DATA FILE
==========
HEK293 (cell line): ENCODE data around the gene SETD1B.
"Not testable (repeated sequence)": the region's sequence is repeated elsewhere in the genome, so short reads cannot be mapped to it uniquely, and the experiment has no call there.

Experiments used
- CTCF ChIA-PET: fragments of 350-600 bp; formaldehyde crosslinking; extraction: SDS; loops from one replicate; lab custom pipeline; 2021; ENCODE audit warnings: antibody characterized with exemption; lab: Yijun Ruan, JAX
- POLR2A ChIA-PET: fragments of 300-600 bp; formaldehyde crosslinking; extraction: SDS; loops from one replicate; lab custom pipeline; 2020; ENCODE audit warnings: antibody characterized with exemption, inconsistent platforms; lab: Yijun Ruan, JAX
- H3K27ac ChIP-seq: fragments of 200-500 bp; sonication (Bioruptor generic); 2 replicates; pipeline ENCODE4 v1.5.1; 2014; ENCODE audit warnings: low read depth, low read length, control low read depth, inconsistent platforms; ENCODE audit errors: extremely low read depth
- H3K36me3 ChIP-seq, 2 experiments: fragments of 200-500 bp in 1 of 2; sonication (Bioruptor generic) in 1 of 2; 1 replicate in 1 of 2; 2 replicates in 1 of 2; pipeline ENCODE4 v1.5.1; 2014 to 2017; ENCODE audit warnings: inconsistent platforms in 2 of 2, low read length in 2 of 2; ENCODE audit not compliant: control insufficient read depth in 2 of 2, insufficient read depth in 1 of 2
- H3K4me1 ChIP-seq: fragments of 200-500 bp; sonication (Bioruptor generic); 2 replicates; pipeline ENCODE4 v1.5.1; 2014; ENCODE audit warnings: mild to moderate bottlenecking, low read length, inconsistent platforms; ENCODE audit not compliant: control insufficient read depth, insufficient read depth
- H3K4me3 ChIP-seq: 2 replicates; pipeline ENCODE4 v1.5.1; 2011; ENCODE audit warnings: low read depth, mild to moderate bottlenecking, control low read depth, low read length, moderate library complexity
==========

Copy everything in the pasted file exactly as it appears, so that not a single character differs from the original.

HEK293 (cell line): ENCODE data around the gene SETD1B.
"Not testable (repeated sequence)": the region's sequence is repeated elsewhere in the genome, so short reads cannot be mapped to it uniquely, and the experiment has no call there.

Experiments used
- CTCF ChIA-PET: fragments of 350-600 bp; formaldehyde crosslinking; extraction: SDS; loops from one replicate; lab custom pipeline; 2021; ENCODE audit warnings: antibody characterized with exemption; lab: Yijun Ruan, JAX
- POLR2A ChIA-PET: fragments of 300-600 bp; formaldehyde crosslinking; extraction: SDS; loops from one replicate; lab custom pipeline; 2020; ENCODE audit warnings: antibody characterized with exemption, inconsistent platforms; lab: Yijun Ruan, JAX
- H3K27ac ChIP-seq: fragments of 200-500 bp; sonication (Bioruptor generic); 2 replicates; pipeline ENCODE4 v1.5.1; 2014; ENCODE audit warnings: low read depth, low read length, control low read depth, inconsistent platforms; ENCODE audit errors: extremely low read depth
- H3K36me3 ChIP-seq, 2 experiments: fragments of 200-500 bp in 1 of 2; sonication (Bioruptor generic) in 1 of 2; 1 replicate in 1 of 2; 2 replicates in 1 of 2; pipeline ENCODE4 v1.5.1; 2014 to 2017; ENCODE audit warnings: inconsistent platforms in 2 of 2, low read length in 2 of 2; ENCODE audit not compliant: control insufficient read depth in 2 of 2, insufficient read depth in 1 of 2
- H3K4me1 ChIP-seq: fragments of 200-500 bp; sonication (Bioruptor generic); 2 replicates; pipeline ENCODE4 v1.5.1; 2014; ENCODE audit warnings: mild to moderate bottlenecking, low read length, inconsistent platforms; ENCODE audit not compliant: control insufficient read depth, insufficient read depth
- H3K4me3 ChIP-seq: 2 replicates; pipeline ENCODE4 v1.5.1; 2011; ENCODE audit warnings: low read depth, mild to moderate bottlenecking, control low read depth, low read length, moderate library complexity